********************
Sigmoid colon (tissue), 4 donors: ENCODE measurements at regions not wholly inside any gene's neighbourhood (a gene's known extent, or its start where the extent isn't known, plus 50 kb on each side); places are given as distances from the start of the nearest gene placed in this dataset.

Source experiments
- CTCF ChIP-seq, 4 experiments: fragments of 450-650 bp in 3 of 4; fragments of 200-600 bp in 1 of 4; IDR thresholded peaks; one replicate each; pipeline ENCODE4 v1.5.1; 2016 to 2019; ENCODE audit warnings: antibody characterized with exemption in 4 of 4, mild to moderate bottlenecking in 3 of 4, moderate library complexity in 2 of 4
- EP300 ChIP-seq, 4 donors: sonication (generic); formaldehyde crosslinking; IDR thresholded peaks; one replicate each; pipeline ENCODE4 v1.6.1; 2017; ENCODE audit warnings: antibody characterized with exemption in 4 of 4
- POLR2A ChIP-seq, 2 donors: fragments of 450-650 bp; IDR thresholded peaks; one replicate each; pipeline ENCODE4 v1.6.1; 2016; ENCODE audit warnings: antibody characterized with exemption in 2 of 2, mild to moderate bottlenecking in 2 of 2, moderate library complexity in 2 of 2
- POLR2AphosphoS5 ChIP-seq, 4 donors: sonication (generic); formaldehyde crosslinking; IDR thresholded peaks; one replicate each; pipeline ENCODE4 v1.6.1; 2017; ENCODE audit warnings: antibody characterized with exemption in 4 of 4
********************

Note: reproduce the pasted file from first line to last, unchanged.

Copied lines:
Sigmoid colon (tissue), 4 donors: ENCODE measurements at regions not wholly inside any gene's neighbourhood (a gene's known extent, or its start where the extent isn't known, plus 50 kb on each side); places are given as distances from the start of the nearest gene placed in this dataset.

Source experiments
- CTCF ChIP-seq, 4 experiments: fragments of 450-650 bp in 3 of 4; fragments of 200-600 bp in 1 of 4; IDR thresholded peaks; one replicate each; pipeline ENCODE4 v1.5.1; 2016 to 2019; ENCODE audit warnings: antibody characterized with exemption in 4 of 4, mild to moderate bottlenecking in 3 of 4, moderate library complexity in 2 of 4
- EP300 ChIP-seq, 4 donors: sonication (generic); formaldehyde crosslinking; IDR thresholded peaks; one replicate each; pipeline ENCODE4 v1.6.1; 2017; ENCODE audit warnings: antibody characterized with exemption in 4 of 4
- POLR2A ChIP-seq, 2 donors: fragments of 450-650 bp; IDR thresholded peaks; one replicate each; pipeline ENCODE4 v1.6.1; 2016; ENCODE audit warnings: antibody characterized with exemption in 2 of 2, mild to moderate bottlenecking in 2 of 2, moderate library complexity in 2 of 2
- POLR2AphosphoS5 ChIP-seq, 4 donors: sonication (generic); formaldehyde crosslinking; IDR thresholded peaks; one replicate each; pipeline ENCODE4 v1.6.1; 2017; ENCODE audit warnings: antibody characterized with exemption in 4 of 4